Recent diplomatic tension and harsh rhetoric have pushed Germany and Turkey apart, but the relationship is not completely shattered. On economic issues in particular, the two countries share common goals.
There was a welcome message from Germany to Turkey amid the collapse of the lira: Berlin wants to ensure continued strong exports to Turkey, despite ongoing political tensions between the two countries. In principle, that means maintaining the so-called Hermes export guarantees, a German government-backed scheme that enables exporters to cover themselves against economic and political risks in a particular country.
The German government has taken a harder line with Turkey over the past year, in part due to the number of Germans sitting in Turkish jails. As a result, risk coverage for German firms exporting to Turkey was reduced €1.5 billion ($1.7 billion).
The news was met with some criticism in Germany. "It is unacceptable for the partnership between the German and Turkish governments to be taken care of independently from the human rights situation and the risks to taxpayers," the Left Party said in a statement.
Conflicts and misunderstandings
Disagreement over money reveals how divided Germany's politics are when it comes to dealing with Turkey. The conflicts are numerous: The detention in Turkey of a number of Germans, mostly with Turkish citizenship; the disputed visit to Germany that President Recep Tayyip Erdogan has planned for September; and the banning of Turkish politicians from appearing at events in Germany during Turkey's election campaign. There is also the sour mood surrounding German footballers Mesut Özil and Ilkay Gündogan, both with Turkish roots, posing for a photo with Erdogan ahead of the recent World Cup.
These tensions have deepened in the wake of the biggest and most decisive drama in recent Turkish politics: The attempted coup against Erdogan in July 2016, and its consequences, most notably the state of emergency that led to months of purging in Turkey's public sector. In all, about 110,000 civil servants, soldiers, police officers and judges have since been suspended or jailed.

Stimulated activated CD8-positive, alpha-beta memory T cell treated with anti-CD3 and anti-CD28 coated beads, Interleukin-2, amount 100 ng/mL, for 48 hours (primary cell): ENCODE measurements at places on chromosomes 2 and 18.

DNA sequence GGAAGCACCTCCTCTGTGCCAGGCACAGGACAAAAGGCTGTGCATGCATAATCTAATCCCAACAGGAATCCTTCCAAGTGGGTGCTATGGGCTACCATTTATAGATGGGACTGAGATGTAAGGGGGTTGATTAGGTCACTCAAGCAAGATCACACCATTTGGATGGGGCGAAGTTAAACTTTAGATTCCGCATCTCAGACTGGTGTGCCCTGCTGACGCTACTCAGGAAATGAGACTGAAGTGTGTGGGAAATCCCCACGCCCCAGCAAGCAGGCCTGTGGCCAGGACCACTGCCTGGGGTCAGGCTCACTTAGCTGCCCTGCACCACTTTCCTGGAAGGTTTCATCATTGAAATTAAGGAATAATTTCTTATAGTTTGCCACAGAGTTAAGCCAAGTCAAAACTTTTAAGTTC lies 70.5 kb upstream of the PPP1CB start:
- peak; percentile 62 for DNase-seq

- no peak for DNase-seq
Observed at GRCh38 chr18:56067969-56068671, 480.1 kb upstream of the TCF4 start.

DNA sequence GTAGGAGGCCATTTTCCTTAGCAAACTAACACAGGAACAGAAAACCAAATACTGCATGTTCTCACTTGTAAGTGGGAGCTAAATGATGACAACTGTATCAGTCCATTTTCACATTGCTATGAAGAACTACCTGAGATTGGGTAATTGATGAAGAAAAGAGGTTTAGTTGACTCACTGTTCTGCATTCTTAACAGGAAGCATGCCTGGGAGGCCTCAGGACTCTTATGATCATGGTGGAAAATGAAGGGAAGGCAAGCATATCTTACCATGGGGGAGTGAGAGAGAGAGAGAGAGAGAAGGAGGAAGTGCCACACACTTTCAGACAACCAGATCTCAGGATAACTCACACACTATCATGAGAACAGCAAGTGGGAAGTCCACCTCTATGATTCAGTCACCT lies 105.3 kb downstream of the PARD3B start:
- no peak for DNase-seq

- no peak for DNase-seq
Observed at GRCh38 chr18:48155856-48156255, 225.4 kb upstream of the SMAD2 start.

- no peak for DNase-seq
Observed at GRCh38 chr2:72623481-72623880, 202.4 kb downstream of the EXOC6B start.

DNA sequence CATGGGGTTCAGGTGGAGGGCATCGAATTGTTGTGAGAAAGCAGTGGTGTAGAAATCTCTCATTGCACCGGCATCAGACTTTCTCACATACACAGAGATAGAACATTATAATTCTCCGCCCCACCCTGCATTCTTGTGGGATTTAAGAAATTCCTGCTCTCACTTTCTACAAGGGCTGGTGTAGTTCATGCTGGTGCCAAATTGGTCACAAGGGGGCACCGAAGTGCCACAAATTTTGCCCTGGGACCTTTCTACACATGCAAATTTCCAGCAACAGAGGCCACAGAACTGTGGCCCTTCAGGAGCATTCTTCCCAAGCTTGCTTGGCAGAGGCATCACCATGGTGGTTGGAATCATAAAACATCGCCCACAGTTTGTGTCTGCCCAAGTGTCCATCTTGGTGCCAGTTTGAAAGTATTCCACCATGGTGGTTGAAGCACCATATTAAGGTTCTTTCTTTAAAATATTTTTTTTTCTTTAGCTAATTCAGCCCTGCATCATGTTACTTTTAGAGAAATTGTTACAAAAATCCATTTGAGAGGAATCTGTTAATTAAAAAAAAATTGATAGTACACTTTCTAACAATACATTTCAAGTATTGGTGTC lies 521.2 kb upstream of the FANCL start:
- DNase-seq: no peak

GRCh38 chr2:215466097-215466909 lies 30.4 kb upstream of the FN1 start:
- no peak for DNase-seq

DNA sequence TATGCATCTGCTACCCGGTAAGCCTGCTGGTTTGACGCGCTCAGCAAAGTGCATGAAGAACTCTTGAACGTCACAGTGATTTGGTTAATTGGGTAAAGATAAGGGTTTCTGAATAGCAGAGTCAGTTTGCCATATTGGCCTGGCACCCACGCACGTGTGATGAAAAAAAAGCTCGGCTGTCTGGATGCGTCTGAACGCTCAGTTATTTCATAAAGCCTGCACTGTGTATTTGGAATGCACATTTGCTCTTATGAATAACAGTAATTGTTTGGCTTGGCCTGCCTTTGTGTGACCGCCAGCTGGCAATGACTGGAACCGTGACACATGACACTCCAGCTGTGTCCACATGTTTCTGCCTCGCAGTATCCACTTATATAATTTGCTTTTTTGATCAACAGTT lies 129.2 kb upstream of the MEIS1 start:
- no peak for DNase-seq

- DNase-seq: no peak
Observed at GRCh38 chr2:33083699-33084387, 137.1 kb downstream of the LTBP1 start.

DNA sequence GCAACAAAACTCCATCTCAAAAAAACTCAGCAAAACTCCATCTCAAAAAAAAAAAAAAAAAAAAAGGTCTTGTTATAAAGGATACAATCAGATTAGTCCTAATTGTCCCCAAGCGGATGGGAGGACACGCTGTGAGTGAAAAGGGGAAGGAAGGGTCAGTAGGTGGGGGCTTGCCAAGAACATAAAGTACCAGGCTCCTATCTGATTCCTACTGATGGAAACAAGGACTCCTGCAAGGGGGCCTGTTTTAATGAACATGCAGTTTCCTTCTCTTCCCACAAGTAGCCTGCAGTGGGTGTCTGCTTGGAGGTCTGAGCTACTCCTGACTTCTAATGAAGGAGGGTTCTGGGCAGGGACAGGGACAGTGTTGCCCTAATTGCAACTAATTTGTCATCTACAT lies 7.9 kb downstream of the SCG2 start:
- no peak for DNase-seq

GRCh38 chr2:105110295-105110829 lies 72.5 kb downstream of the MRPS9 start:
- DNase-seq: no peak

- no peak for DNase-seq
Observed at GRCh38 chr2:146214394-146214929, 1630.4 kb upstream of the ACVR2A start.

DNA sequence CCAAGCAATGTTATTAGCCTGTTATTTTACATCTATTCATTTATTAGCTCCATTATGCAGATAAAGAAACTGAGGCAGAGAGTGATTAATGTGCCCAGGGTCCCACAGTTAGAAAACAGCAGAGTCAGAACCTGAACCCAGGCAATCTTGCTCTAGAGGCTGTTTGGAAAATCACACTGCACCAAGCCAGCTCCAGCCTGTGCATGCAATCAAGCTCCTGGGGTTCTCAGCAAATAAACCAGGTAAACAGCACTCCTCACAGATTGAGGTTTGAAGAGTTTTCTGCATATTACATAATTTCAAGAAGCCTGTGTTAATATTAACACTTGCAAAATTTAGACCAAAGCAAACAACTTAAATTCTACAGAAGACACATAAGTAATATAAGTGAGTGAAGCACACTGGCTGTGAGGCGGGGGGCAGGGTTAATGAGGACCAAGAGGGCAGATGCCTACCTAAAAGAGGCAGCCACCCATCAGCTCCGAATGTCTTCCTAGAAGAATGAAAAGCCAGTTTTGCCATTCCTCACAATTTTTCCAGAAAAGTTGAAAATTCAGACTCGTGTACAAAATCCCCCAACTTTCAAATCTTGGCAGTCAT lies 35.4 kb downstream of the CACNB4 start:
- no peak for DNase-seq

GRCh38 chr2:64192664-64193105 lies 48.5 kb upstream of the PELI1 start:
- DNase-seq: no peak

The current Turkish-German relationship does not seem to be doing well, noted Yunus Ulusoy, an economist with the Foundation for Turkish Studies and Integration Research in Essen. The upheaval arises from a very different set of perceptions, he said: In regards to Turkey's political situation, the view from Germany is only of shortcomings, while many Turkish Erdogan supporters see it completely differently. "From this arises constant disagreements and differing interpretations," Ulusoy explained.
Harsh rhetoric from Turkey
In July 2017, Turkey's ultra-conservative daily newspaper, Yeni Akit, called Chancellor Angela Merkel "worse than Hitler," amid Germany's condemnation of Turkey's jailing of German human rights lawyer Peter Steudtner. Merkel's image appeared with a swastika and the statement: "Merkel's Germany has overtaken Hitler in hate and oppression."
In September of that year, Erdogan expressed outrage over election campaign statements by both Merkel and her opponent for chancellor, the Social Democrat Martin Schulz, that Turkey's European Union accession talks should end. "What happened was Nazism. What happened was fascism," Erdogan said.
... And from Germany
Criticism in response has come from all parts of the German government, but especially on the right. Andre Poggenburg from the far-right Alternative for Germany (AfD) party took to attacking his country's Turkish community. "These caraway traders have the genocide of 1.5 million Armenians weighing them down ... And they want to tell us something about history and homeland? They're nuts" he said during a speech in February of this year.
It is a far cry from the kind of rhetoric emanating from Germany's establishment parties, but they too had something to say, especially in regards to the possibility of Erdogan making election campaign appearances in Germany. The notion was quickly rejected.
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"For the upcoming elections in Turkey, the campaign must be carried out there, not here in Germany," said Merkel's conservative party secretary-general, Annegret Kramp-Karrenbauer. "We do not want intra-Turkish fighting in our cities, which harm our living together."
Despite the tension, Germany and Turkey are joined by common interests. That includes the economic relationship as well as a mutual desire to end the war in Syria — both countries have taken in many Syrian refugees. That leaves plenty of reason to keep the relationship amicable.
Turkey and Germany have to try to understand their respective points of view, explained Ulusoy, and that does not mean ignoring disagreements. Dialogue is the most important thing, he said. "Given Turkey's political isolation in the world, Erdogan's visit in September would be a chance for Germany to re-exert its influence on its development."